Gold letters on glass
Memories melt like chocolate
Glint of days gone past.
This poem captures a fleeting moment of joy at rediscovering my favourite chocolate shop in the Kings Road. The three line poem provides a perfect form to hold such a moment. A light touch combines with a sharp discipline to find just the right words, where less is more.
This particular poem obeys the discipline of the 17 syllable Japanese haiku. I like the element of word play, the challenge to find just the right number of sounds to fit the line, the way it must be spoken aloud as well as making a shape on the page. But not every three line poem needs to follow these strict rules.
During the summer months, I have been inspired by the artist Katie Paterson's three line poems collected in a beautifully produced book called A place that exists only in moonlight. Each poem captures an idea linked to time and space, stretching our imagination into the unknown and infinite universe. At the same time, these ideas are grounded in the familiar material of our lives. There is a beauty, harmony and spirituality in each poem.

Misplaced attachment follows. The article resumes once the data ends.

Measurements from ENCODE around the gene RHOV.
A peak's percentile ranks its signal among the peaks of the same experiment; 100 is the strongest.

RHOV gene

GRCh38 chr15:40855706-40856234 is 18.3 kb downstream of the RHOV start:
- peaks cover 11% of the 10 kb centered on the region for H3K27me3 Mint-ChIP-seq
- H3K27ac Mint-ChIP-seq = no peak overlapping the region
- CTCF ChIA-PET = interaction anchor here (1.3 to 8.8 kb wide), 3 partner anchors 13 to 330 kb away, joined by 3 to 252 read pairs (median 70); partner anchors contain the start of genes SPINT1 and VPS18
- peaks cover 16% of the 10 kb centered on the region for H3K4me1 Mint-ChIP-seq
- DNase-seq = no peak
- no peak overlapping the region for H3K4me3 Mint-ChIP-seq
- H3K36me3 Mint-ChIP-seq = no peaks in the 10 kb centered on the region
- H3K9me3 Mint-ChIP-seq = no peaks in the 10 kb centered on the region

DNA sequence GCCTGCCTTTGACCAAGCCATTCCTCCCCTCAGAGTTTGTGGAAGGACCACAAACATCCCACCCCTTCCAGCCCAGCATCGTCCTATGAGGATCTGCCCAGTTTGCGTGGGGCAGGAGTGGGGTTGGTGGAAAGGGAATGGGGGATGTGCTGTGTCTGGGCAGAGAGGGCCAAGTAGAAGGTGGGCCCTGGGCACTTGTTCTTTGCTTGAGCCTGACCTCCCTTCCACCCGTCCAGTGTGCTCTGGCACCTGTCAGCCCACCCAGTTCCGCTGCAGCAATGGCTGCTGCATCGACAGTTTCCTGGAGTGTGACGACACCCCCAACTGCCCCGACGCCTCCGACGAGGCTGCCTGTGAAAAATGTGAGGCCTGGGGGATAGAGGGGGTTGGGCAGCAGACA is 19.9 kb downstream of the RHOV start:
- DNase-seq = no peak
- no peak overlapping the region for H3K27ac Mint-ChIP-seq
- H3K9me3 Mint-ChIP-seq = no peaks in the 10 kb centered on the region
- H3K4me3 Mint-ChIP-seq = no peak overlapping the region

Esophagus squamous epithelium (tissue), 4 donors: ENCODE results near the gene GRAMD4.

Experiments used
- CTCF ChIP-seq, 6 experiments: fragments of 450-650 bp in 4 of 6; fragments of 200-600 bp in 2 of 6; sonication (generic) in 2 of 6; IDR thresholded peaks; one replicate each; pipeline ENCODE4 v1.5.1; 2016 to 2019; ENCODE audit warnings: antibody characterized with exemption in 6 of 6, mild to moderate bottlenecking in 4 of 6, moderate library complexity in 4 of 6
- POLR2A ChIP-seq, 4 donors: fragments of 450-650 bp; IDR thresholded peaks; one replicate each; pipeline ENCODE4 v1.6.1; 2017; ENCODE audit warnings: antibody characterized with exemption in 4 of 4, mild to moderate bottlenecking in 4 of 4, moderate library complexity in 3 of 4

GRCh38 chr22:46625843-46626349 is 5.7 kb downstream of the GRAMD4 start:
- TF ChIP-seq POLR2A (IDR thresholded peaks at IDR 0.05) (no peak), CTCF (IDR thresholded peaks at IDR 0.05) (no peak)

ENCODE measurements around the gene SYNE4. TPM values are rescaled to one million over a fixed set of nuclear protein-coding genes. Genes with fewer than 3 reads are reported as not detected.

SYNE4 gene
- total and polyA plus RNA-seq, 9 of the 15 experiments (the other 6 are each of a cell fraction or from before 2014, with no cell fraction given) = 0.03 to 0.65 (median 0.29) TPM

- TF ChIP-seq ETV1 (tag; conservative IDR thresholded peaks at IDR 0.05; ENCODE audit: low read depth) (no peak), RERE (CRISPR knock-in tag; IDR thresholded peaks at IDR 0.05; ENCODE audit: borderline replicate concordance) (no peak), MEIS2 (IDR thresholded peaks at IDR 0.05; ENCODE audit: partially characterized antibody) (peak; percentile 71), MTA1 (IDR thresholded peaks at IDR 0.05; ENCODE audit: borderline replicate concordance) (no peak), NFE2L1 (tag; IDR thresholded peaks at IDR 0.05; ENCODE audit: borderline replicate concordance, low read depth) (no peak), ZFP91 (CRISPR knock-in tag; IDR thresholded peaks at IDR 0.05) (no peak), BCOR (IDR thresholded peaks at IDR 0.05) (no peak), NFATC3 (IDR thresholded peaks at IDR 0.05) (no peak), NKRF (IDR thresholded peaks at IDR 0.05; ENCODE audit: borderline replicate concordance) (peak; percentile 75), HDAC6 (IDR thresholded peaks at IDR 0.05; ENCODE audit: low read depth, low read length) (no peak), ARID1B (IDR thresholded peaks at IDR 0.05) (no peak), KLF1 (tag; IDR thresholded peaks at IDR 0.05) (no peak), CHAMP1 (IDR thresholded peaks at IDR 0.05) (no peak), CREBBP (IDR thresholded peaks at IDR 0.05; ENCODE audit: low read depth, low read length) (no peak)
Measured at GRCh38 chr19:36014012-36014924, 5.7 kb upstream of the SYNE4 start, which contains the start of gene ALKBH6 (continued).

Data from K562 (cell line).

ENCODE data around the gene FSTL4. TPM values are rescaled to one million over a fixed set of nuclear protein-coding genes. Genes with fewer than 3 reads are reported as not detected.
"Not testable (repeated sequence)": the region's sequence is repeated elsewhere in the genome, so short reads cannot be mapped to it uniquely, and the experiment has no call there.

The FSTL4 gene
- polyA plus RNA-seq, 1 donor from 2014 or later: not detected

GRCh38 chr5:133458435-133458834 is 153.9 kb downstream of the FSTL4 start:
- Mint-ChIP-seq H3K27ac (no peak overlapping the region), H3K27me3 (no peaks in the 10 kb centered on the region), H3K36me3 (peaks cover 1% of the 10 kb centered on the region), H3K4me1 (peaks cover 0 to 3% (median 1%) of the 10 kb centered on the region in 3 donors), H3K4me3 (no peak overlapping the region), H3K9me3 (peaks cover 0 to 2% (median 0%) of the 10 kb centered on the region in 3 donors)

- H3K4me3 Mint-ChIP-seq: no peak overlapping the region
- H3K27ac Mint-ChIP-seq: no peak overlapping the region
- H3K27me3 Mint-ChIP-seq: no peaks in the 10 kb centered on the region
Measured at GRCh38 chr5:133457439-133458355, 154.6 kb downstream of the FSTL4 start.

I decided to absorb one each day, repeating it like a mantra as I walked on the beach or went about my everyday activities. After committing the first ten to memory, then twenty, I thought I might stop, but the process was so precious that I continued until I had all 136 poems in the collection by heart. Now they are with me and I can visit them at any time and in any place.
Here are a few of those wonderful three line poems.
made with dust
from spiral galaxies
soaked in moonlight
for over one million years
A letter sent
a star dies
of the northern lights
inside a spray can
A place that exists only in moonlight